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Associations between maternal stress during pregnancy and offspring obesity risk later in life-A systematic literature review

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Exposure to prenatal stress is linked to health consequences in the offspring. The objective of this systematic review was to synthesize and critically appraise primary human studies that have examined the association between prenatal exposure to psychosocial stress, or adverse life events, stress hormones, and later risk of developing obesity. We searched Medline, Embase, ScienceDirect, WorldCat, and OpenGrey up to January 2019 to identify relevant literature. We critically appraised the identified studies, assessed their quality, and summarized their findings. From a total of 5930 search results and references of studies that authors considered pertinent, we identified 15 relevant studies among which three were of high quality and the rest were medium-quality studies. We found direct association between exposure to stress in fetal life and different measures of obesity in the offspring in eight studies. The direct association was usually observed in studies that involved measurement of stress among mothers exposed to natural disasters. Due to lack of adequate and comparable data from the included studies, we did not conduct a meta-analysis. We concluded that there may be direct association between prenatal stress and later obesity, but further research with more comparable sources of stressors is recommended.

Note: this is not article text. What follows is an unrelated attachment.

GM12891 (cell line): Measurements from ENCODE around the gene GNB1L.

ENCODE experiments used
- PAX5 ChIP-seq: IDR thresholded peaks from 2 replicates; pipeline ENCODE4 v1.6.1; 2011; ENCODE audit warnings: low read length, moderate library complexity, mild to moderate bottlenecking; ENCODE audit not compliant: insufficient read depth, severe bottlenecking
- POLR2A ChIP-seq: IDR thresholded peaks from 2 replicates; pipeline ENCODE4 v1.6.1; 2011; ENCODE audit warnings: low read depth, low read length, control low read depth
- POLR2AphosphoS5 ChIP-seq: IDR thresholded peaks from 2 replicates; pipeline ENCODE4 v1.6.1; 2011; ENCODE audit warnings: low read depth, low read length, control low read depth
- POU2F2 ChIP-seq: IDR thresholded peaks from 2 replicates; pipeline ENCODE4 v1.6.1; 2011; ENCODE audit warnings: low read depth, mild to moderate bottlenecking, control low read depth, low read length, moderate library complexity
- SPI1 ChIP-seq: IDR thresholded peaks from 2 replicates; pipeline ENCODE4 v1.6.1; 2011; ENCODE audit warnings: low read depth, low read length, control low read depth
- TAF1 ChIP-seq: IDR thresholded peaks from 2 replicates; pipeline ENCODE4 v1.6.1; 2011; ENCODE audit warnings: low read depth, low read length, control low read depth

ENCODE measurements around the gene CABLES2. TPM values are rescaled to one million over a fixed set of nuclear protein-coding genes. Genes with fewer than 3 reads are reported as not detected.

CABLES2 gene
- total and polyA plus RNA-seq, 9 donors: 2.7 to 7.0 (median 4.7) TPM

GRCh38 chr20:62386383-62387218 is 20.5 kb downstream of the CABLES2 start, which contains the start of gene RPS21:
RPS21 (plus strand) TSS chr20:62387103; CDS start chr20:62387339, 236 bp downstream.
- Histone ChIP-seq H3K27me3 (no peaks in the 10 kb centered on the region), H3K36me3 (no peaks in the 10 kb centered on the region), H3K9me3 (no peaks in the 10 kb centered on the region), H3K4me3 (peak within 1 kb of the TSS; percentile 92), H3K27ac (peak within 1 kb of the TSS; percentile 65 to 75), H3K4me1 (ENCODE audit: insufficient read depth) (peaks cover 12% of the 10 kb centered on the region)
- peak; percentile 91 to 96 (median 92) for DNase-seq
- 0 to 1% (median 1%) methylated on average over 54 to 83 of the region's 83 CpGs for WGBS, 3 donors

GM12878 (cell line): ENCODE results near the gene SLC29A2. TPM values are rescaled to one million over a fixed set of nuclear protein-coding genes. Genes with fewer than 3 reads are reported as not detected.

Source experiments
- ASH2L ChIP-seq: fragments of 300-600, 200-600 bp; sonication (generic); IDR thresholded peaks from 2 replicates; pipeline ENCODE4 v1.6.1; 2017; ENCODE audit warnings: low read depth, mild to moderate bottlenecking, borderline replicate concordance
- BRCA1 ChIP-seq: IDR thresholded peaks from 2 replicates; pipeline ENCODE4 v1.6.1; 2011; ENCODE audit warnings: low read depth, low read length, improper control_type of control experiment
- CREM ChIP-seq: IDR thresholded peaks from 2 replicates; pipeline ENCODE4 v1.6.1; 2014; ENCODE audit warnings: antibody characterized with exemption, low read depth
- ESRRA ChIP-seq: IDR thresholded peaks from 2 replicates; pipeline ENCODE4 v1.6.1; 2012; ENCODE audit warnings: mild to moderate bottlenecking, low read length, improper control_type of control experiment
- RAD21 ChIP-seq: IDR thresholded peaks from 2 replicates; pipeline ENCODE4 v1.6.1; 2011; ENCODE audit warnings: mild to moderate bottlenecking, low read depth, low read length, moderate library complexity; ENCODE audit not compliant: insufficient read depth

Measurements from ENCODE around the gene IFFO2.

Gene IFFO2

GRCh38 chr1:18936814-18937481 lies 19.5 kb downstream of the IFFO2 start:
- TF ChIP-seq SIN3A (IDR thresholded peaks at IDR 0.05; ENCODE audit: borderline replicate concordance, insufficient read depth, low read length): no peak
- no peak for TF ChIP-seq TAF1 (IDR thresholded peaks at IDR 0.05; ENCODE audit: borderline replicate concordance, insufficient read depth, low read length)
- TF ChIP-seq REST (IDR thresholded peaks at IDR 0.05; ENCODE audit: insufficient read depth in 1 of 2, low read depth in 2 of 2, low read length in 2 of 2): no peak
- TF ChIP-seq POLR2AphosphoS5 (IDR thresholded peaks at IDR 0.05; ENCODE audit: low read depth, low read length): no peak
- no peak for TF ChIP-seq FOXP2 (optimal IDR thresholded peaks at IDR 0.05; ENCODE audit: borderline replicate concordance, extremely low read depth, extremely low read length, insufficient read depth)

Original languageEnglish
Article numbere12951
JournalObesity reviews : an official journal of the International Association for the Study of Obesity
Volume21
Issue number2
Pages (from-to)e12951
ISSN1467-7881
DOIs
Publication statusPublished - Feb 2020

    Research areas

  • BMI, life events, obesity, prenatal stress

ID: 61193574